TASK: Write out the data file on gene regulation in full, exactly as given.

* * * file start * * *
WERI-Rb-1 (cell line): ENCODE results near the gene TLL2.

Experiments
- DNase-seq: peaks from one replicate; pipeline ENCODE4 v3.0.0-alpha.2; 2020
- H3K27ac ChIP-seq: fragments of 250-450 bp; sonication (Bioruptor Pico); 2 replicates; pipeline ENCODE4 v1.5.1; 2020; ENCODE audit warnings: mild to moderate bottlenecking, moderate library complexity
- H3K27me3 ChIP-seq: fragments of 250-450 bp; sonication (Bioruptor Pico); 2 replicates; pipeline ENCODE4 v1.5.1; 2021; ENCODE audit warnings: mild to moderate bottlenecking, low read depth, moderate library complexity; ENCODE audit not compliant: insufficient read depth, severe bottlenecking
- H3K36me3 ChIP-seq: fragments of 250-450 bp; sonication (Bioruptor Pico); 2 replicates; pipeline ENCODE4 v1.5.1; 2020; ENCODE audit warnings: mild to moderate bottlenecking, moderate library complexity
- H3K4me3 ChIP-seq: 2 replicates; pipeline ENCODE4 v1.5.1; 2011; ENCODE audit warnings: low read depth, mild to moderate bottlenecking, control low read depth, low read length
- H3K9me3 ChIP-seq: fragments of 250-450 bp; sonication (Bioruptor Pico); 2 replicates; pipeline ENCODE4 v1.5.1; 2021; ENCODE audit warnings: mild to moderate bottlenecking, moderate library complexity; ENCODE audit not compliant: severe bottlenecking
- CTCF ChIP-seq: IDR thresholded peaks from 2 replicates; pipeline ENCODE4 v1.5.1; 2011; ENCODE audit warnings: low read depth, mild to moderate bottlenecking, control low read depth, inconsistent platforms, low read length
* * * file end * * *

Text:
WERI-Rb-1 (cell line): ENCODE results near the gene TLL2.

Experiments
- DNase-seq: peaks from one replicate; pipeline ENCODE4 v3.0.0-alpha.2; 2020
- H3K27ac ChIP-seq: fragments of 250-450 bp; sonication (Bioruptor Pico); 2 replicates; pipeline ENCODE4 v1.5.1; 2020; ENCODE audit warnings: mild to moderate bottlenecking, moderate library complexity
- H3K27me3 ChIP-seq: fragments of 250-450 bp; sonication (Bioruptor Pico); 2 replicates; pipeline ENCODE4 v1.5.1; 2021; ENCODE audit warnings: mild to moderate bottlenecking, low read depth, moderate library complexity; ENCODE audit not compliant: insufficient read depth, severe bottlenecking
- H3K36me3 ChIP-seq: fragments of 250-450 bp; sonication (Bioruptor Pico); 2 replicates; pipeline ENCODE4 v1.5.1; 2020; ENCODE audit warnings: mild to moderate bottlenecking, moderate library complexity
- H3K4me3 ChIP-seq: 2 replicates; pipeline ENCODE4 v1.5.1; 2011; ENCODE audit warnings: low read depth, mild to moderate bottlenecking, control low read depth, low read length
- H3K9me3 ChIP-seq: fragments of 250-450 bp; sonication (Bioruptor Pico); 2 replicates; pipeline ENCODE4 v1.5.1; 2021; ENCODE audit warnings: mild to moderate bottlenecking, moderate library complexity; ENCODE audit not compliant: severe bottlenecking
- CTCF ChIP-seq: IDR thresholded peaks from 2 replicates; pipeline ENCODE4 v1.5.1; 2011; ENCODE audit warnings: low read depth, mild to moderate bottlenecking, control low read depth, inconsistent platforms, low read length